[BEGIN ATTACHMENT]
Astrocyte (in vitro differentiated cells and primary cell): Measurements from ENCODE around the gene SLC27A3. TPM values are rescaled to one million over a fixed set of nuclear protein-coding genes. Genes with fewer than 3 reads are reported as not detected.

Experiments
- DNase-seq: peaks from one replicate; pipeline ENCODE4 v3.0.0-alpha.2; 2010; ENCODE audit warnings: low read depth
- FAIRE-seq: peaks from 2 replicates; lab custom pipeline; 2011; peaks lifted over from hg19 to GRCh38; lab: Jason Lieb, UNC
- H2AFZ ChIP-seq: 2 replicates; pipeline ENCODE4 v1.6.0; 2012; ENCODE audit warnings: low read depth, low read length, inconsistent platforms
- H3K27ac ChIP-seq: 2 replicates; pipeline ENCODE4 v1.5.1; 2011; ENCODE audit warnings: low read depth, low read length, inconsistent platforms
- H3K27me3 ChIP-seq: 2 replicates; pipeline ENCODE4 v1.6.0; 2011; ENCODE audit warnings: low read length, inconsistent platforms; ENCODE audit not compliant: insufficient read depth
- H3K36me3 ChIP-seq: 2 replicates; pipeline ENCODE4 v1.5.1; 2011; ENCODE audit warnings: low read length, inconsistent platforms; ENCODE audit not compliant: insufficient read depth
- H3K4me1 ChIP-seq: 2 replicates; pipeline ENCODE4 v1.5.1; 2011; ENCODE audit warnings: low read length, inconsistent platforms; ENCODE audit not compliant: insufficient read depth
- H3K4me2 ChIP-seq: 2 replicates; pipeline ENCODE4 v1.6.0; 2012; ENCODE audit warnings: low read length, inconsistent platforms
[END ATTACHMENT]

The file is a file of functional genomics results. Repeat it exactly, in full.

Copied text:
Astrocyte (in vitro differentiated cells and primary cell): Measurements from ENCODE around the gene SLC27A3. TPM values are rescaled to one million over a fixed set of nuclear protein-coding genes. Genes with fewer than 3 reads are reported as not detected.

Experiments
- DNase-seq: peaks from one replicate; pipeline ENCODE4 v3.0.0-alpha.2; 2010; ENCODE audit warnings: low read depth
- FAIRE-seq: peaks from 2 replicates; lab custom pipeline; 2011; peaks lifted over from hg19 to GRCh38; lab: Jason Lieb, UNC
- H2AFZ ChIP-seq: 2 replicates; pipeline ENCODE4 v1.6.0; 2012; ENCODE audit warnings: low read depth, low read length, inconsistent platforms
- H3K27ac ChIP-seq: 2 replicates; pipeline ENCODE4 v1.5.1; 2011; ENCODE audit warnings: low read depth, low read length, inconsistent platforms
- H3K27me3 ChIP-seq: 2 replicates; pipeline ENCODE4 v1.6.0; 2011; ENCODE audit warnings: low read length, inconsistent platforms; ENCODE audit not compliant: insufficient read depth
- H3K36me3 ChIP-seq: 2 replicates; pipeline ENCODE4 v1.5.1; 2011; ENCODE audit warnings: low read length, inconsistent platforms; ENCODE audit not compliant: insufficient read depth
- H3K4me1 ChIP-seq: 2 replicates; pipeline ENCODE4 v1.5.1; 2011; ENCODE audit warnings: low read length, inconsistent platforms; ENCODE audit not compliant: insufficient read depth
- H3K4me2 ChIP-seq: 2 replicates; pipeline ENCODE4 v1.6.0; 2012; ENCODE audit warnings: low read length, inconsistent platforms